Opinion: A cautionary candy tale

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Lots of big news in the world of candy. First, as you may have heard, due to COVID-19, there will be no Peeps this Halloween. In fact, there may be no Halloween this Halloween.

Scientists have recently raised concern about licorice. Apparently, a Massachusetts construction worker died of an overdose. He ate three bags of black licorice a day for two weeks, which the experts say results in a toxic level of glycyrrhizic acid. Glycyrrhizic also is the sound your stomach makes when you eat three bags of licorice a day for two weeks. The guy collapsed in a fast-food restaurant, where he reportedly ate three Whoppers a day for two weeks. No mention of that in the autopsy report.

So, too much black licorice is bad for you, but apparently small amounts of the treat are beneficial, slowing the effects of aging on the brain and keeping mental skills sharp, controlling respiratory problems and soothing a sore throat. It also combats hepatitis and calms skin irritations, just to name a few reasons to eat the occasional Twizzler.

By the way, red licorice is not licorice; it’s just candy. If you are color blind, take special note, whether you binge on black or red. And don’t play checkers or roulette.

Currently, you can buy licorice over the counter — the candy counter, that is. No prescription needed. But that will all change if Eli Lilly can figure out a way to get those rubbery sticks into a tiny plastic bottle. If that happens and black licorice is officially declared a drug, the cost will soar and might even exceed what you pay for licorice in the movie theater. Then the government will require warnings on the bottle: Side effects include blackened teeth, no teeth, inflamed gums, jaw ache, weight gain, and funny facial expressions when chewing. Do not eat licorice if you plan to operate heavy machinery, drive a car or ride a tricycle. In rare cases, licorice may cause impotence, but findings are inconclusive because most of the people eating black licorice are under 7 years old.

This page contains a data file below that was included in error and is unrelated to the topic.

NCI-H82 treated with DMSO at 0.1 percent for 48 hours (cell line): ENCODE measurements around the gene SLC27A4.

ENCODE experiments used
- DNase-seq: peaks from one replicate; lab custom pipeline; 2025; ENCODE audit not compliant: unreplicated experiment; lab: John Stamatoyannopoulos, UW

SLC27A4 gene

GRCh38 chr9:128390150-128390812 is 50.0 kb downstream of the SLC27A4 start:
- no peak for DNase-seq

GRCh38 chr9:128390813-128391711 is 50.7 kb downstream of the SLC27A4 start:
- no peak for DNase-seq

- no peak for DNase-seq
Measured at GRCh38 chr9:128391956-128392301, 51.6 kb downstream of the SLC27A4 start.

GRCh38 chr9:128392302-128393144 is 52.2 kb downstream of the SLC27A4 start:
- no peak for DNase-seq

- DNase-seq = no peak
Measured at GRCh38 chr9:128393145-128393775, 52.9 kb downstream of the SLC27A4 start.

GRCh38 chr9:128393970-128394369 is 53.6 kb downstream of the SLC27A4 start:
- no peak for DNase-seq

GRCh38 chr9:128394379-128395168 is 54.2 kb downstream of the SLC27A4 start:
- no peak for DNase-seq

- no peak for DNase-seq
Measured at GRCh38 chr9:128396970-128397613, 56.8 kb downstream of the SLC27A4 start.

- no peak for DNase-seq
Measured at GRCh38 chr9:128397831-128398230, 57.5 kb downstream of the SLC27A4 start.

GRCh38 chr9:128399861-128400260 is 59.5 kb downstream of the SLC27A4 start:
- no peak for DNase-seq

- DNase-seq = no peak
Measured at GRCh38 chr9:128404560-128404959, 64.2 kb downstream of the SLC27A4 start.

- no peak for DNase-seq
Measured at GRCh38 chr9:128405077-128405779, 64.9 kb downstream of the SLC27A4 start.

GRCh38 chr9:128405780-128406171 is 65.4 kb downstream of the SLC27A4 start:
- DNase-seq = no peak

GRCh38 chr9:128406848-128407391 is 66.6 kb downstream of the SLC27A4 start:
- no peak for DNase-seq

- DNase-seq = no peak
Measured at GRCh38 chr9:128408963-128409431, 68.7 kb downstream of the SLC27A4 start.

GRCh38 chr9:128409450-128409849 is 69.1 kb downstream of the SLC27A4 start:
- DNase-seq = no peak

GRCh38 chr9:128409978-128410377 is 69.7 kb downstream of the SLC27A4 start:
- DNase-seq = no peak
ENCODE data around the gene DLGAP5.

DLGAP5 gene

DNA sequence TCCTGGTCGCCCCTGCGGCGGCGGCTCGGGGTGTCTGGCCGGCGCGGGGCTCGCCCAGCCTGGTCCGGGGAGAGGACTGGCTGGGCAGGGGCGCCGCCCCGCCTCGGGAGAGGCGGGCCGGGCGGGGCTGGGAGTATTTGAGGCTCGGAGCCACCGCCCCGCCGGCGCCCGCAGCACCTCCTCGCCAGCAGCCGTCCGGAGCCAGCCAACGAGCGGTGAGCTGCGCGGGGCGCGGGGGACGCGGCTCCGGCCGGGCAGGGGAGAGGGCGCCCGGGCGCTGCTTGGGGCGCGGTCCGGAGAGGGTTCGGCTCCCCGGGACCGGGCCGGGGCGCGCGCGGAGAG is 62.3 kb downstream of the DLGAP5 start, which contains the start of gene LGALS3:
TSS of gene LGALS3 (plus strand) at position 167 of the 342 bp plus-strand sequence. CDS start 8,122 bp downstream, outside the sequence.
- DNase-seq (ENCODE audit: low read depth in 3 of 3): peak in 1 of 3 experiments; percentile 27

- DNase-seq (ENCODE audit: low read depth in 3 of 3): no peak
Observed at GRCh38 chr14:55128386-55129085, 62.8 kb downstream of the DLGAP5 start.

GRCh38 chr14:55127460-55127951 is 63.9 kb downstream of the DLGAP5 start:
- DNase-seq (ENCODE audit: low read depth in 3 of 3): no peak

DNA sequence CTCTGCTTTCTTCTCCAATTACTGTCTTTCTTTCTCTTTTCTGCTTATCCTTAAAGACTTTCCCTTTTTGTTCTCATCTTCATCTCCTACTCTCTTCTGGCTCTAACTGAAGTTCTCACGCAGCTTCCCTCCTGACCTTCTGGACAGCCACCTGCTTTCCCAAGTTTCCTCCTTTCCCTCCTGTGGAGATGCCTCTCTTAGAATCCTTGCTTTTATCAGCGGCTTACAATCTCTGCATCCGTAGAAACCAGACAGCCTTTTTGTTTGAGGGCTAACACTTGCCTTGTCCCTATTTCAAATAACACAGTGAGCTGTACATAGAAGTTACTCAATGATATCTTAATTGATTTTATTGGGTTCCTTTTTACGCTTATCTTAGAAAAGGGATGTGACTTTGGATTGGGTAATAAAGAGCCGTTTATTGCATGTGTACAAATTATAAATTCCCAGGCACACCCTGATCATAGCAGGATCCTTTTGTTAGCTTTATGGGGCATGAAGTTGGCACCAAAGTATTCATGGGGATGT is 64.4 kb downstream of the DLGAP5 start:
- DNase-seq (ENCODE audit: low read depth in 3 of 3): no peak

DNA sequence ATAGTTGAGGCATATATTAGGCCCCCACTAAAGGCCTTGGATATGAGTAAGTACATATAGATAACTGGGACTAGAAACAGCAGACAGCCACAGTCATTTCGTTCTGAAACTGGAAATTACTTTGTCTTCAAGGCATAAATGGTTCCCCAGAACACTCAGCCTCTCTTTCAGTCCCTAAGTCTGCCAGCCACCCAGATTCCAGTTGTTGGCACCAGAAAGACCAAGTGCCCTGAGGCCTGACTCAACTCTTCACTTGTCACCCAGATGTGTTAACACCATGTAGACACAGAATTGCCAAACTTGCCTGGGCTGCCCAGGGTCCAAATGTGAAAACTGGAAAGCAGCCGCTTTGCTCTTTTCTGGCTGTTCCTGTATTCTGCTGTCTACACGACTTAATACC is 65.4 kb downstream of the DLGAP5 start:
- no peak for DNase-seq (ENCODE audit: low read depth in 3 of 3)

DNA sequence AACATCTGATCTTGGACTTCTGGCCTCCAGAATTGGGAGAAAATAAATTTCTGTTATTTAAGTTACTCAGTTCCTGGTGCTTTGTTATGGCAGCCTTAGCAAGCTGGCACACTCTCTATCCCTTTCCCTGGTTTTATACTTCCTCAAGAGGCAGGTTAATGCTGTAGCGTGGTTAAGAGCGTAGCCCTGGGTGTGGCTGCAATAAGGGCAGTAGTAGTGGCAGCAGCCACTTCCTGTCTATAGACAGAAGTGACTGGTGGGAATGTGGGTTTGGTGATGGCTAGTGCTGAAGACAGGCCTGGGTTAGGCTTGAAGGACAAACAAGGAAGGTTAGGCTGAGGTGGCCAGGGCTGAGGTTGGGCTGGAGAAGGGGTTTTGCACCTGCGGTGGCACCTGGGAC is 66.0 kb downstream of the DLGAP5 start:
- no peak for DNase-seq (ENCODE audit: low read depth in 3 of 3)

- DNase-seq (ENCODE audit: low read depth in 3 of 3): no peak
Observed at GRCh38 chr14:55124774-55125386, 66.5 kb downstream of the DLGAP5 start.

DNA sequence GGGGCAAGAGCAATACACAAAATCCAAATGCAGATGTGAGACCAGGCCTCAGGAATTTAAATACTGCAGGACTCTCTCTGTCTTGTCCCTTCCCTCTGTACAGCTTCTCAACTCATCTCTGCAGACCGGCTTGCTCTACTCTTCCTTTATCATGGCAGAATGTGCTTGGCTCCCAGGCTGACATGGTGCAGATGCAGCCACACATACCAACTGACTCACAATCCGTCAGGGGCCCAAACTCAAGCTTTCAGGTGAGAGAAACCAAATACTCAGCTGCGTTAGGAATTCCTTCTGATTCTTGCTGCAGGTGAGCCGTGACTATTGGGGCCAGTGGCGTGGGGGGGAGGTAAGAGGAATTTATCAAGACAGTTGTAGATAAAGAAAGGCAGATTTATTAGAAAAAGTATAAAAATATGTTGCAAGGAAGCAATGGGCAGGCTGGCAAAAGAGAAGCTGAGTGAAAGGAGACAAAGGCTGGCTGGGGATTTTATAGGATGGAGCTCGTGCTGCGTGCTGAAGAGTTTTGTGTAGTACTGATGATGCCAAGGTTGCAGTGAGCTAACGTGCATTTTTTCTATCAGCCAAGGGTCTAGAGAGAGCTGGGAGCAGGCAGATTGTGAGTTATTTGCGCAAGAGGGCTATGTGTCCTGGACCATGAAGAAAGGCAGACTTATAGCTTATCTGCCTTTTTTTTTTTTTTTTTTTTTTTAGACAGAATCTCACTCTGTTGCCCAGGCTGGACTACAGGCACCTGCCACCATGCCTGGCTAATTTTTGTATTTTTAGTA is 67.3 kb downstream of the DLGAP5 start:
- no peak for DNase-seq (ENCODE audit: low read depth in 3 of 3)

My wife loves sweets, but she always feels bad about this guilty pleasure. So, when I saw her step into the kitchen pantry to nibble on something, I called to her, “What are you eating in there, Mary Ellen?”

“Ummlicrsssh.”

“I knew it. Licorice. I hope you already heard the news, Mary Ellen. A little black licorice is good for you, but too much is bad for you. Or are you are eating red licorice?”

“Not sure, Dick. The light automatically goes off when I close the door.”

Just for fun, I looked up “Effects of different candies on your health.” A lot of investigations are in the works. I would happily volunteer as a test eater, but most of this research is done on animals, and they’re generally opposed to being experiment subjects. At least a diet of Skittles, Bit O’ Honeys and gummy bears is a step up from being forced to smoke three packs of cigarettes a day.

A final note to kids: If you go trick-or-treating, avoid eating too much black licorice if it ends up in your sack. And please, wear a mask!


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